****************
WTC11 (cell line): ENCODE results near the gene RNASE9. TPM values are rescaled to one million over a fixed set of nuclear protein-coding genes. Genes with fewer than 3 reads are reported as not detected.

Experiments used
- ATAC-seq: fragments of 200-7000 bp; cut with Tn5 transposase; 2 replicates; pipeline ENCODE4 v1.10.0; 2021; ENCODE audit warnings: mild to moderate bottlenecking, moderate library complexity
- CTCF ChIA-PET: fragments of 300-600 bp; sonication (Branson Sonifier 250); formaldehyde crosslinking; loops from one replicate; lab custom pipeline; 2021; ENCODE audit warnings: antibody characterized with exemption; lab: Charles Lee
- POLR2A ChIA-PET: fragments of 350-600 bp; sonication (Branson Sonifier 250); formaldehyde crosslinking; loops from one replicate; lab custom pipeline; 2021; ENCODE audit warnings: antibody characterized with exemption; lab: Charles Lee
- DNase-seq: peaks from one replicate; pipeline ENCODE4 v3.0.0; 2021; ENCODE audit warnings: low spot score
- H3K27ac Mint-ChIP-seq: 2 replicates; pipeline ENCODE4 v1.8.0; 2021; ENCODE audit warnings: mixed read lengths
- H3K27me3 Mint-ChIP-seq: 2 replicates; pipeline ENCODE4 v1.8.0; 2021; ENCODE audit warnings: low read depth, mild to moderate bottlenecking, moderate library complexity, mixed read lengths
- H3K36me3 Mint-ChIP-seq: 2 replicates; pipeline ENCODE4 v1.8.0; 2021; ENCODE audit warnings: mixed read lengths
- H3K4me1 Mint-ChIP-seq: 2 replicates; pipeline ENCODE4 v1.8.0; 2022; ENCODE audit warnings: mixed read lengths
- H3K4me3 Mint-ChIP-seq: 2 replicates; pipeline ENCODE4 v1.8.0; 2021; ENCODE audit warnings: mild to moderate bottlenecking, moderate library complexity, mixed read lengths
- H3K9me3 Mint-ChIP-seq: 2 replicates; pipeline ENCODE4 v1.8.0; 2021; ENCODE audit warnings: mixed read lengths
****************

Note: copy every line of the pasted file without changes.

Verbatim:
WTC11 (cell line): ENCODE results near the gene RNASE9. TPM values are rescaled to one million over a fixed set of nuclear protein-coding genes. Genes with fewer than 3 reads are reported as not detected.

Experiments used
- ATAC-seq: fragments of 200-7000 bp; cut with Tn5 transposase; 2 replicates; pipeline ENCODE4 v1.10.0; 2021; ENCODE audit warnings: mild to moderate bottlenecking, moderate library complexity
- CTCF ChIA-PET: fragments of 300-600 bp; sonication (Branson Sonifier 250); formaldehyde crosslinking; loops from one replicate; lab custom pipeline; 2021; ENCODE audit warnings: antibody characterized with exemption; lab: Charles Lee
- POLR2A ChIA-PET: fragments of 350-600 bp; sonication (Branson Sonifier 250); formaldehyde crosslinking; loops from one replicate; lab custom pipeline; 2021; ENCODE audit warnings: antibody characterized with exemption; lab: Charles Lee
- DNase-seq: peaks from one replicate; pipeline ENCODE4 v3.0.0; 2021; ENCODE audit warnings: low spot score
- H3K27ac Mint-ChIP-seq: 2 replicates; pipeline ENCODE4 v1.8.0; 2021; ENCODE audit warnings: mixed read lengths
- H3K27me3 Mint-ChIP-seq: 2 replicates; pipeline ENCODE4 v1.8.0; 2021; ENCODE audit warnings: low read depth, mild to moderate bottlenecking, moderate library complexity, mixed read lengths
- H3K36me3 Mint-ChIP-seq: 2 replicates; pipeline ENCODE4 v1.8.0; 2021; ENCODE audit warnings: mixed read lengths
- H3K4me1 Mint-ChIP-seq: 2 replicates; pipeline ENCODE4 v1.8.0; 2022; ENCODE audit warnings: mixed read lengths
- H3K4me3 Mint-ChIP-seq: 2 replicates; pipeline ENCODE4 v1.8.0; 2021; ENCODE audit warnings: mild to moderate bottlenecking, moderate library complexity, mixed read lengths
- H3K9me3 Mint-ChIP-seq: 2 replicates; pipeline ENCODE4 v1.8.0; 2021; ENCODE audit warnings: mixed read lengths